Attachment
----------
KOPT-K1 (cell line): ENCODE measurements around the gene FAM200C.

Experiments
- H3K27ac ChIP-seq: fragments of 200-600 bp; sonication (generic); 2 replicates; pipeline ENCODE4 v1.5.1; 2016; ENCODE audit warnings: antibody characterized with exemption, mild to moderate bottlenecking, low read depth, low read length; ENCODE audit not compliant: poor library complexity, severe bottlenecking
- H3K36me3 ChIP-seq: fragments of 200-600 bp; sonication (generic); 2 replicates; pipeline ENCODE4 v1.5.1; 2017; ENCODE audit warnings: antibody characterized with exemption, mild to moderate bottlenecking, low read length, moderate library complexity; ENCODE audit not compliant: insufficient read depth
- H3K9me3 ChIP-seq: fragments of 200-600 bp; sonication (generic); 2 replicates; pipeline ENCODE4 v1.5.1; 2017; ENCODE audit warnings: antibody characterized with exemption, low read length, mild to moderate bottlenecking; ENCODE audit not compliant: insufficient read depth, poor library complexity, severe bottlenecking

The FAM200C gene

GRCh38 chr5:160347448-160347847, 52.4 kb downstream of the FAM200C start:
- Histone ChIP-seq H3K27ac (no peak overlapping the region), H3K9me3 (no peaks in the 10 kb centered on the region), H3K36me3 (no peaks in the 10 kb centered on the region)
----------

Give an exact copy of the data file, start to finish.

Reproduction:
KOPT-K1 (cell line): ENCODE measurements around the gene FAM200C.

Experiments
- H3K27ac ChIP-seq: fragments of 200-600 bp; sonication (generic); 2 replicates; pipeline ENCODE4 v1.5.1; 2016; ENCODE audit warnings: antibody characterized with exemption, mild to moderate bottlenecking, low read depth, low read length; ENCODE audit not compliant: poor library complexity, severe bottlenecking
- H3K36me3 ChIP-seq: fragments of 200-600 bp; sonication (generic); 2 replicates; pipeline ENCODE4 v1.5.1; 2017; ENCODE audit warnings: antibody characterized with exemption, mild to moderate bottlenecking, low read length, moderate library complexity; ENCODE audit not compliant: insufficient read depth
- H3K9me3 ChIP-seq: fragments of 200-600 bp; sonication (generic); 2 replicates; pipeline ENCODE4 v1.5.1; 2017; ENCODE audit warnings: antibody characterized with exemption, low read length, mild to moderate bottlenecking; ENCODE audit not compliant: insufficient read depth, poor library complexity, severe bottlenecking

The FAM200C gene

GRCh38 chr5:160347448-160347847, 52.4 kb downstream of the FAM200C start:
- Histone ChIP-seq H3K27ac (no peak overlapping the region), H3K9me3 (no peaks in the 10 kb centered on the region), H3K36me3 (no peaks in the 10 kb centered on the region)